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VII ORGANISATIONAL CHANGE: ENHANCING THE
INTEROPERABILITY OF CULTURAL HERITAGE ORGANISATIONS
79
1
Adapting to the network logic
80
2
Towards a cultural e-business model
81
3
Defining interoperability in organisational terms
83
3.1 Mission & values
83
3.2 Collections
84
3.3 Intellectual capital
86
3.4 Co-operation capital and user capital
86
4
Main organisational challenges: Archives, Libraries, Museums
89
4.1 Archives: From "storing objects" to life cycle management
of digital/digitised objects
89
4.2 Libraries: From "reading room" to digital information service centre
91
4.3 Museums: From collections to narrative connections and new experiences
94
4.4 The DigiCULT navigator to becoming a hybrid institution
95
5
Challenge: Developing the human capital
97
5.1 The DigiCULT navigator to human capital as key resource
100
6
Challenge: Developing co-operation capital
102
6.1 General advantages of co-operation
102
6.2 Co-operating to unlock the value of cultural heritage resources
103
6.3 Cross-domain institutional co-operation
111
6.4 The DigiCULT navigator to co-operation capital
112
7
The key role of new cultural heritage organisations in the digital environment
114
7.1 Developing and making accessible digital collections
114
7.2 The DigiCULT navigator to supportive infrastructures for digitisation
116
7.3 Case study: AMICO Developing a multi-tiered partnership model
for digitised cultural heritage resources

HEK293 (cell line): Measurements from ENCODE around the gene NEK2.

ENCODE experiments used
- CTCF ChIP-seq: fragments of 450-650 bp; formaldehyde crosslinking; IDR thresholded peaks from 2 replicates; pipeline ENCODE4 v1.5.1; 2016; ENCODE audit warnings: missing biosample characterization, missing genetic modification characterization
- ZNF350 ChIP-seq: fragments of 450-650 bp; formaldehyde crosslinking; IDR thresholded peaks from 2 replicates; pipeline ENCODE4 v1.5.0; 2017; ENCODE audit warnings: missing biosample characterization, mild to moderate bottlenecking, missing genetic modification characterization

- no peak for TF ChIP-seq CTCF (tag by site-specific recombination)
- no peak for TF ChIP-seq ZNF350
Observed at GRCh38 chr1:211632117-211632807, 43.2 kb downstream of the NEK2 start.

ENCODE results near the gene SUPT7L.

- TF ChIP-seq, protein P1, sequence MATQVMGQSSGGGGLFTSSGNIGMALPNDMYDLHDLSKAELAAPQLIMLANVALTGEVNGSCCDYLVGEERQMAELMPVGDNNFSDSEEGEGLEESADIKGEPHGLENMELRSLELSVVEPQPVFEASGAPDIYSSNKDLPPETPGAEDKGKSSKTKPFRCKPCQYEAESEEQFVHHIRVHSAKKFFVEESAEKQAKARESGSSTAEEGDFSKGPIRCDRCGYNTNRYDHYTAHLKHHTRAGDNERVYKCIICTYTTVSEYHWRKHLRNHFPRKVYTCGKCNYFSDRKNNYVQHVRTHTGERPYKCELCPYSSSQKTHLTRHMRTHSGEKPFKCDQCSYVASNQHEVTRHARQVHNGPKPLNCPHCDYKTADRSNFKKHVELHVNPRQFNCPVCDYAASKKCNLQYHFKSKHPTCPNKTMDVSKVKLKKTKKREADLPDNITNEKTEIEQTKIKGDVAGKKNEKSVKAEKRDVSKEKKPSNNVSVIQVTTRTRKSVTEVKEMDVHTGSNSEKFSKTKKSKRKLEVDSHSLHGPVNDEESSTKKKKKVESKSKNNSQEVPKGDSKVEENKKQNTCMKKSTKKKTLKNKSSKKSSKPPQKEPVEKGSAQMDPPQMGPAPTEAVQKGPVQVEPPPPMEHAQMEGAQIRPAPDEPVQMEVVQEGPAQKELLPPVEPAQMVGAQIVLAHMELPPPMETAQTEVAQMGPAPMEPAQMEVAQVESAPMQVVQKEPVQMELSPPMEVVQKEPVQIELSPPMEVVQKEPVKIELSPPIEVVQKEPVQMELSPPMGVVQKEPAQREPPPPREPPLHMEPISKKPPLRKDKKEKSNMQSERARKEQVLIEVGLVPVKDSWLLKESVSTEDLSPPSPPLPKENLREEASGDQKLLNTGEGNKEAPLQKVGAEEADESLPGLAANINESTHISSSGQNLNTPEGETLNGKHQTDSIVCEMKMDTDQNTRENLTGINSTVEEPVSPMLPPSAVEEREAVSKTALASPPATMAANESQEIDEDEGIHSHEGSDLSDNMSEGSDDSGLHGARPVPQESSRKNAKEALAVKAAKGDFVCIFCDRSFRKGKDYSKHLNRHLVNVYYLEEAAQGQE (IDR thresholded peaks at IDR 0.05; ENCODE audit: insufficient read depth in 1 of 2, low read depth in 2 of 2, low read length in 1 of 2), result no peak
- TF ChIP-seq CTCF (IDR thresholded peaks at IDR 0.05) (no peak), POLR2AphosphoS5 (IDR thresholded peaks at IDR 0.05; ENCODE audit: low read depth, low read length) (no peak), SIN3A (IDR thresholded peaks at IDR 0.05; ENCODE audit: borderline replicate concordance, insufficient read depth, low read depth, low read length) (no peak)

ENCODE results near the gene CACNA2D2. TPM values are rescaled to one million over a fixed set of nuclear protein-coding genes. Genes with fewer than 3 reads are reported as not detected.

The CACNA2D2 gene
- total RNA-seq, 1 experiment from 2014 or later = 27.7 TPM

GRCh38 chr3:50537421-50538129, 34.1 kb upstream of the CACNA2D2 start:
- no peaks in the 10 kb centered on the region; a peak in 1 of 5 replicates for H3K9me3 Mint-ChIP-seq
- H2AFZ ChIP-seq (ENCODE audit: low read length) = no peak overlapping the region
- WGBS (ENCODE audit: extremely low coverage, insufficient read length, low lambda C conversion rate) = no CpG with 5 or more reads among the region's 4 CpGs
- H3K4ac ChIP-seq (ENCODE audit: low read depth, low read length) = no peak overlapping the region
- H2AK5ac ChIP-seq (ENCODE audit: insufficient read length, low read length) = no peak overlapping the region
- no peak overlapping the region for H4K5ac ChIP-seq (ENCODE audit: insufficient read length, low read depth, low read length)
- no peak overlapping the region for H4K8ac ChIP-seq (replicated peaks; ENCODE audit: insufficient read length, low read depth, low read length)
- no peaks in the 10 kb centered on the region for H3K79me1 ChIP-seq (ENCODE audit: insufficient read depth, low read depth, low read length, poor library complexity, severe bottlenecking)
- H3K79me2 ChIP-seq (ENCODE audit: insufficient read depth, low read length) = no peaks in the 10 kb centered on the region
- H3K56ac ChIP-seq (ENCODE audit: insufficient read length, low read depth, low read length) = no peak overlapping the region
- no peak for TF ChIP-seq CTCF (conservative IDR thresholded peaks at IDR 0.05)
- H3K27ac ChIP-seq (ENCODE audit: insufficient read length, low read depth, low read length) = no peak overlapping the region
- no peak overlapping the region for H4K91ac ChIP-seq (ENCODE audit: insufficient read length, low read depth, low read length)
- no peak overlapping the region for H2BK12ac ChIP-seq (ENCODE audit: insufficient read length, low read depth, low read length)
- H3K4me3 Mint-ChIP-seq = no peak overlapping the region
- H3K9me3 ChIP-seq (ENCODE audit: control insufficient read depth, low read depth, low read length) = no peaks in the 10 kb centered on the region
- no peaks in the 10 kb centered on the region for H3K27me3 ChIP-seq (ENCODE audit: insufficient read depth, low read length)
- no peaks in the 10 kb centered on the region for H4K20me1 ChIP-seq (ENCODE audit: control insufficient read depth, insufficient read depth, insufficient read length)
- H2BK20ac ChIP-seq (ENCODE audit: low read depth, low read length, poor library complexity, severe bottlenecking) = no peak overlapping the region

117
7.4 Developing protected environments
118
7.5 The DigiCULT navigator to developing protected online environments
119
7.6 Flagships and nutshells: Becoming visible in the digital world
120
7.7 The DigiCULT navigator to intermediary organisations
122
7.8 Case study: SCRAN - Eliminating risk for cultural heritage institutions
123
VIII EXPLOITATION:VALORISING CULTURAL HERITAGE RESOURCES 131
1
Introduction: Adapting to the pressure to ,,go commercial"
132
1.1 High commercial expectations through digital media
132
1.2 Covering the total cost of ownership of cultural heritage
133
1.3 Impact of the pressure
134
1.4 What cultural heritage experts see to be relevant areas of exploitation
135
2
Online business models
138
2.1 Capturing and selling user attention & information
140
2.2 Developing and selling products: e-retailing
142
2.3 e-ticketing
144
2.4 Digital commerce (digital products)
144
2.5 Pay-per-view model - interactive TV
146
2.6 Selling subscriptions
147
2.7 Short case study: Fathom Knowledge Network Inc.
148